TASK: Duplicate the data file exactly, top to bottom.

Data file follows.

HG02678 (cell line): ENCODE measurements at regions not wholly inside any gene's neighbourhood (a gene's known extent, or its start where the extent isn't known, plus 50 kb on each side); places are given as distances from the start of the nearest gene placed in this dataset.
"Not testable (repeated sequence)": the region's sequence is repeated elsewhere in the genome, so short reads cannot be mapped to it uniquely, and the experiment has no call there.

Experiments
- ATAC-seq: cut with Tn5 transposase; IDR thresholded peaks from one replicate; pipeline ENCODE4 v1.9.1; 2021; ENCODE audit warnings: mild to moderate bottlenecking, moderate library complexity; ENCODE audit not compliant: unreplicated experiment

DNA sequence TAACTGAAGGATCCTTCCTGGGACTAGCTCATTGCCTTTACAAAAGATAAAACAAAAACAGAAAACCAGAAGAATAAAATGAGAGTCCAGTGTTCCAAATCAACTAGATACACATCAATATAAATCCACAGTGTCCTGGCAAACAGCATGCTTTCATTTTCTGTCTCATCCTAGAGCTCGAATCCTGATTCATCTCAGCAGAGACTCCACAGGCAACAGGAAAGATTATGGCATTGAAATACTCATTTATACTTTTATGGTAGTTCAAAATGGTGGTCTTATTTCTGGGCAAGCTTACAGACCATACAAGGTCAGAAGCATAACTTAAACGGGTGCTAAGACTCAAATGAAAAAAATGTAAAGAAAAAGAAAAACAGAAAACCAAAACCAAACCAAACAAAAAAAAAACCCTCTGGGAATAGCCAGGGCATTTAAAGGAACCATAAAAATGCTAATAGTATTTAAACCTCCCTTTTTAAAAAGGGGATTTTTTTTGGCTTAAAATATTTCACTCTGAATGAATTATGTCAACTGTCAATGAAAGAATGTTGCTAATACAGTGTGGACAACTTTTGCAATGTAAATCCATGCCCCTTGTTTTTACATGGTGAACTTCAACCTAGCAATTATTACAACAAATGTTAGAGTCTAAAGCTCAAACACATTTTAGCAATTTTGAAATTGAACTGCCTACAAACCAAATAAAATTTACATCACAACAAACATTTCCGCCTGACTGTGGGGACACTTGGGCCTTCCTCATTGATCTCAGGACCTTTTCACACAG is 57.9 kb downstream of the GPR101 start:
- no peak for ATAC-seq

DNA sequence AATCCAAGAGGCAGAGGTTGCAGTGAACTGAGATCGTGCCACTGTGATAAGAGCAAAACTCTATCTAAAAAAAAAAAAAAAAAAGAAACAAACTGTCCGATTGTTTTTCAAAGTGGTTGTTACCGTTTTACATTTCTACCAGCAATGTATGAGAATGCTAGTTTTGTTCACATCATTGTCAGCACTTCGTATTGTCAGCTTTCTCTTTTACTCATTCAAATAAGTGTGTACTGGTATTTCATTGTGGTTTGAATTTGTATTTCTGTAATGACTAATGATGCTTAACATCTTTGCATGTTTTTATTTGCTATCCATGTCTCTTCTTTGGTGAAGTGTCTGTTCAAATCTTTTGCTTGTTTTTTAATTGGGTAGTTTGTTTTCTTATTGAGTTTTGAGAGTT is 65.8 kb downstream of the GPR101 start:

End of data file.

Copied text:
HG02678 (cell line): ENCODE measurements at regions not wholly inside any gene's neighbourhood (a gene's known extent, or its start where the extent isn't known, plus 50 kb on each side); places are given as distances from the start of the nearest gene placed in this dataset.
"Not testable (repeated sequence)": the region's sequence is repeated elsewhere in the genome, so short reads cannot be mapped to it uniquely, and the experiment has no call there.

Experiments
- ATAC-seq: cut with Tn5 transposase; IDR thresholded peaks from one replicate; pipeline ENCODE4 v1.9.1; 2021; ENCODE audit warnings: mild to moderate bottlenecking, moderate library complexity; ENCODE audit not compliant: unreplicated experiment

DNA sequence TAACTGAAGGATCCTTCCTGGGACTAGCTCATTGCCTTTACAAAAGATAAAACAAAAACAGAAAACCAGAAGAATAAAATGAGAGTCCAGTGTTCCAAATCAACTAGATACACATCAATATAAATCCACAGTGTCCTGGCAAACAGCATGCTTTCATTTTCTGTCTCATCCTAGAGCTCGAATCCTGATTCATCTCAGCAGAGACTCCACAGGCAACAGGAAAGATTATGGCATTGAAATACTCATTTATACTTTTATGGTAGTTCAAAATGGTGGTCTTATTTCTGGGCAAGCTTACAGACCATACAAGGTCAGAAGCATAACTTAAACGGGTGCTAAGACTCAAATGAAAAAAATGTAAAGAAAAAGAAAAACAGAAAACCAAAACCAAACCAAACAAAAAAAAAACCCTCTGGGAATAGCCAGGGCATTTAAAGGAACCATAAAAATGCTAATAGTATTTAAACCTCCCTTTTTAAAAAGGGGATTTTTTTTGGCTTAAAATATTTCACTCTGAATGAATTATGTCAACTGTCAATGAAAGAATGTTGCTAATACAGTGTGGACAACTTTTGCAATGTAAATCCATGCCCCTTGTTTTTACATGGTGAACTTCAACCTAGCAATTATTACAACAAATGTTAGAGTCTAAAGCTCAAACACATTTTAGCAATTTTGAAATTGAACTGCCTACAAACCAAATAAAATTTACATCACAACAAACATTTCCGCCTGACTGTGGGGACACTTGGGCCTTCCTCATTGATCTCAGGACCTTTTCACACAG is 57.9 kb downstream of the GPR101 start:
- no peak for ATAC-seq

DNA sequence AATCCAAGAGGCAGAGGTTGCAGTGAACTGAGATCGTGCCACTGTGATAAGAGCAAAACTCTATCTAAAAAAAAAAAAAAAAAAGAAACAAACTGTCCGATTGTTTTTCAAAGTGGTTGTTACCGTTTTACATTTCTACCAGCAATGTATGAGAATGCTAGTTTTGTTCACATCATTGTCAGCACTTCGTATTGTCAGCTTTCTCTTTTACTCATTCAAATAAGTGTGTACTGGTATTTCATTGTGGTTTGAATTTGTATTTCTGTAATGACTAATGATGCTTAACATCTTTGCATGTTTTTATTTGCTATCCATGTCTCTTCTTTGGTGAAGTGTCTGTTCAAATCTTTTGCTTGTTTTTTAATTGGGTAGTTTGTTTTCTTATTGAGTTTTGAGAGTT is 65.8 kb downstream of the GPR101 start: